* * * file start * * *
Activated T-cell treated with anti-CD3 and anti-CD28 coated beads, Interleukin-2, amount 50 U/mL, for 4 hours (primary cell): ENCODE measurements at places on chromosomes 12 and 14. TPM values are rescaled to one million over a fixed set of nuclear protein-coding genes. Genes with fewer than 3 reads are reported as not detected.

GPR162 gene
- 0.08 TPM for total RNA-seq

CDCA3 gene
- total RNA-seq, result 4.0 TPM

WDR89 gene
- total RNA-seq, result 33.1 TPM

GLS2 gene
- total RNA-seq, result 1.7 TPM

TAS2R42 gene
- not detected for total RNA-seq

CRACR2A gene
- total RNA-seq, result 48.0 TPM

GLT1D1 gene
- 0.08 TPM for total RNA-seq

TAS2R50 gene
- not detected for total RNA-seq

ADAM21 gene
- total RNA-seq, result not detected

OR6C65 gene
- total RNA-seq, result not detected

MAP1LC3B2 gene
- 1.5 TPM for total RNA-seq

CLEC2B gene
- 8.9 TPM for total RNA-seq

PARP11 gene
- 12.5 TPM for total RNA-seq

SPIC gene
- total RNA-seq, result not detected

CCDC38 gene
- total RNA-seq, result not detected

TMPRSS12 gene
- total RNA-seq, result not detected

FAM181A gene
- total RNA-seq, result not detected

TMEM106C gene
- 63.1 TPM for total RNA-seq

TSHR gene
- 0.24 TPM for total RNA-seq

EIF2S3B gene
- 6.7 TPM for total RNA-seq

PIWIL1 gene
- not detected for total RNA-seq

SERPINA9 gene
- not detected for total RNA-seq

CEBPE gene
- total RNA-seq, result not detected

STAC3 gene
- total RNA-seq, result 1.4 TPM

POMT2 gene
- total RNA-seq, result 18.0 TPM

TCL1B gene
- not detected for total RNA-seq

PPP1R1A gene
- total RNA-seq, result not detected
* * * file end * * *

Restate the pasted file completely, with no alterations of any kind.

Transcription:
Activated T-cell treated with anti-CD3 and anti-CD28 coated beads, Interleukin-2, amount 50 U/mL, for 4 hours (primary cell): ENCODE measurements at places on chromosomes 12 and 14. TPM values are rescaled to one million over a fixed set of nuclear protein-coding genes. Genes with fewer than 3 reads are reported as not detected.

GPR162 gene
- 0.08 TPM for total RNA-seq

CDCA3 gene
- total RNA-seq, result 4.0 TPM

WDR89 gene
- total RNA-seq, result 33.1 TPM

GLS2 gene
- total RNA-seq, result 1.7 TPM

TAS2R42 gene
- not detected for total RNA-seq

CRACR2A gene
- total RNA-seq, result 48.0 TPM

GLT1D1 gene
- 0.08 TPM for total RNA-seq

TAS2R50 gene
- not detected for total RNA-seq

ADAM21 gene
- total RNA-seq, result not detected

OR6C65 gene
- total RNA-seq, result not detected

MAP1LC3B2 gene
- 1.5 TPM for total RNA-seq

CLEC2B gene
- 8.9 TPM for total RNA-seq

PARP11 gene
- 12.5 TPM for total RNA-seq

SPIC gene
- total RNA-seq, result not detected

CCDC38 gene
- total RNA-seq, result not detected

TMPRSS12 gene
- total RNA-seq, result not detected

FAM181A gene
- total RNA-seq, result not detected

TMEM106C gene
- 63.1 TPM for total RNA-seq

TSHR gene
- 0.24 TPM for total RNA-seq

EIF2S3B gene
- 6.7 TPM for total RNA-seq

PIWIL1 gene
- not detected for total RNA-seq

SERPINA9 gene
- not detected for total RNA-seq

CEBPE gene
- total RNA-seq, result not detected

STAC3 gene
- total RNA-seq, result 1.4 TPM

POMT2 gene
- total RNA-seq, result 18.0 TPM

TCL1B gene
- not detected for total RNA-seq

PPP1R1A gene
- total RNA-seq, result not detected